But I’m getting ahead of myself.

* * *

Those first five minutes with Fanny were a harbinger of our entire association.

I moved in, but not fully. On moving day, Fanny assessed my furniture in the hallway and decided that the only pieces that were necessary for me were the futon and the dresser. Everything else would have to go. It was too late to argue, and I had no other options, so I chucked the rest.

I should’ve guessed when Fanny told me not to peek into the living room that this was an extremely territorial woman. What she didn’t tell me then was that I, and any guests I might have, would be confined to my futon, since she wasn’t comfortable with “unfamiliar energy” occupying her furniture. I always complied, and even when Fanny wasn’t there, my guests and I respectfully squeezed onto my futon, which was stuffed into a corner of the living room.

But Fanny had double standards.

* * *

It wasn’t the mascara on my toothbrush, the cigarette burns on my futon, or my missing sweat socks that showed up as rags under the bathroom sink that got to me. I’d asked her about those violations, and she came back not just furious, but disgusted, as if the idea of even touching something of mine repulsed her. It wasn’t even that half the time I used the bathroom, she banged on the door (which had a broken lock), pushed it open just wide enough to slip her fist through, pointed a painted nail in my direction, said, “You!” and then gestured with her thumb, “OUT!” No, it was the food that finally did it. You can hide a toothbrush, you can ignore a cigarette burn, you can wear sneakers with no socks, you can put a chair against a door…but you have to eat—every day. Food costs money, and I wasn’t getting any big breaks. I was living on tips; money was tight.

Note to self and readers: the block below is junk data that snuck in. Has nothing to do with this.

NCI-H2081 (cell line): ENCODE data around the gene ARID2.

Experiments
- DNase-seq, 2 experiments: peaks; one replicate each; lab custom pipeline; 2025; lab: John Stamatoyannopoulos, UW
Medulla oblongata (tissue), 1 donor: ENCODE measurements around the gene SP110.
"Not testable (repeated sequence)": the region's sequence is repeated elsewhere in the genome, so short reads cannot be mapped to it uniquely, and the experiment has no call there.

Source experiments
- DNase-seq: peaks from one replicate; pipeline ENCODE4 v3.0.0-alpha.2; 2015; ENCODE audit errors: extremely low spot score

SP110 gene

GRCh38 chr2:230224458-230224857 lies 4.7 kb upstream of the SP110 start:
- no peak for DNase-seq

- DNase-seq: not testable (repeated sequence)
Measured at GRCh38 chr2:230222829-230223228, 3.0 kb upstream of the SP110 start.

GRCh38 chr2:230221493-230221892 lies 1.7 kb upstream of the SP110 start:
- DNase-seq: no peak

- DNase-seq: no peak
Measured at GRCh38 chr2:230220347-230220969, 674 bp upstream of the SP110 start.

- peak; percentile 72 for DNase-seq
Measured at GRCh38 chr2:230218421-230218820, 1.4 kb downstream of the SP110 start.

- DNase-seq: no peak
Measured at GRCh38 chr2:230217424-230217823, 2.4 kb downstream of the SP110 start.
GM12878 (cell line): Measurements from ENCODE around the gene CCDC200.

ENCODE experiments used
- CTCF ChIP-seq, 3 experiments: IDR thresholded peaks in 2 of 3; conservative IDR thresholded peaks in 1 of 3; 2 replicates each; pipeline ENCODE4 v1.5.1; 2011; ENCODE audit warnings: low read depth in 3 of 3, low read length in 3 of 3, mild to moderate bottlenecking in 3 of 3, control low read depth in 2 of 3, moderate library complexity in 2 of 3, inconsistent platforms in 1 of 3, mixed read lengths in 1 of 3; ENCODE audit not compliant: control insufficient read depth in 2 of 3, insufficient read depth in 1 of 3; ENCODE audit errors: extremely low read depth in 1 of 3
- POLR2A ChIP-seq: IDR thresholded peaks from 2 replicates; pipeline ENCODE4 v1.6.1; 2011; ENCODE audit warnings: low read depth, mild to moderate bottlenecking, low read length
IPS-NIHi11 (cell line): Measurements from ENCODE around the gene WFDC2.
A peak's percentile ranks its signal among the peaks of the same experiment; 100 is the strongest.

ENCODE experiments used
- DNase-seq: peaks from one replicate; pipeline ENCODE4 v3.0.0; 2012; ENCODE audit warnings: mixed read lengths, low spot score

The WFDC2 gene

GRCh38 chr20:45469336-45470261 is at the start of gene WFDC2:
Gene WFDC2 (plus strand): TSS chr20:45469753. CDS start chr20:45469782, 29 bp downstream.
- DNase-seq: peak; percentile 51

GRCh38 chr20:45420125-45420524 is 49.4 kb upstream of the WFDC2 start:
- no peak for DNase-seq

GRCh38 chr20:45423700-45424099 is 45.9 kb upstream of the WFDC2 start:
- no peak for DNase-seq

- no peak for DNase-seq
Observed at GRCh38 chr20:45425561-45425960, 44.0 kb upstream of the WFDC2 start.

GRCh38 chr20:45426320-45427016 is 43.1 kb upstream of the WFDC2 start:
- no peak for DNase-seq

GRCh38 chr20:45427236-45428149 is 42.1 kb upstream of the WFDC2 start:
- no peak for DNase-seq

Anyone who didn’t live with Fanny would have to pity her for the miserably sluggish metabolism nature had cursed her with, but I knew better. True, Fanny only purchased food that made the corner grocer think she was the most disciplined of dieters, but those items represented only a tiny fraction of her caloric intake. My rent wasn’t exorbitant, but my food bills were. Whereas before, a package of Oreos lasted me about two weeks, now it lasted me about two days. It seemed as if my juice and milk evaporated behind the closed refrigerator door, my boxes of cereal and cans of tuna escaped through hidden panels in the cabinets, and a family of invisible monkeys came in the night to eat my bananas. I very gently asked Fanny the obvious questions, but she denied eating any of my food and resented the suggestion that she was. I wanted to get even, but after two days of rye crisps with Weight Watchers raspberry jelly, I decided on an alternative strategy.

I would teach her a mean but necessary lesson. I began to spray food with carpet cleaner. I wasn’t stupid. I didn’t want to kill her, just make her a little sick for a few days so that she’d think twice about eating my food. For three weeks, I set out the bait every night in the kitchen locations she trolled to satisfy her cravings. Perfectly ripe strawberries, sliced turkey breast, potato chips, chocolate-covered macaroons, Pecan Sandies, and, her favorite, Oatmeal Little Debbies with cream filling, which I had to reseal in their individual packets. Fanny liked a savory snack, but her sweet tooth dominated her kitchen raids. Everything got a light spraying before being put away. I knew it was a chunk of money to spend on food that would be ruined, but I decided it was an investment that would pay off.

Each morning, I woke up and poured myself a glass of juice as usual, and then I would nonchalantly check the bait. Gone. Always gone, but Fanny never got sick. I figured it might be a slower, more cumulative process than I’d anticipated, so I continued until one afternoon, in an absent-minded state of hunger, I ate one of my tainted brownies before rushing to work. At the peak of the dinner rush, I became violently ill and didn’t fully recover for three days. When I was well again, I silently conceded defeat and stopped eating at home.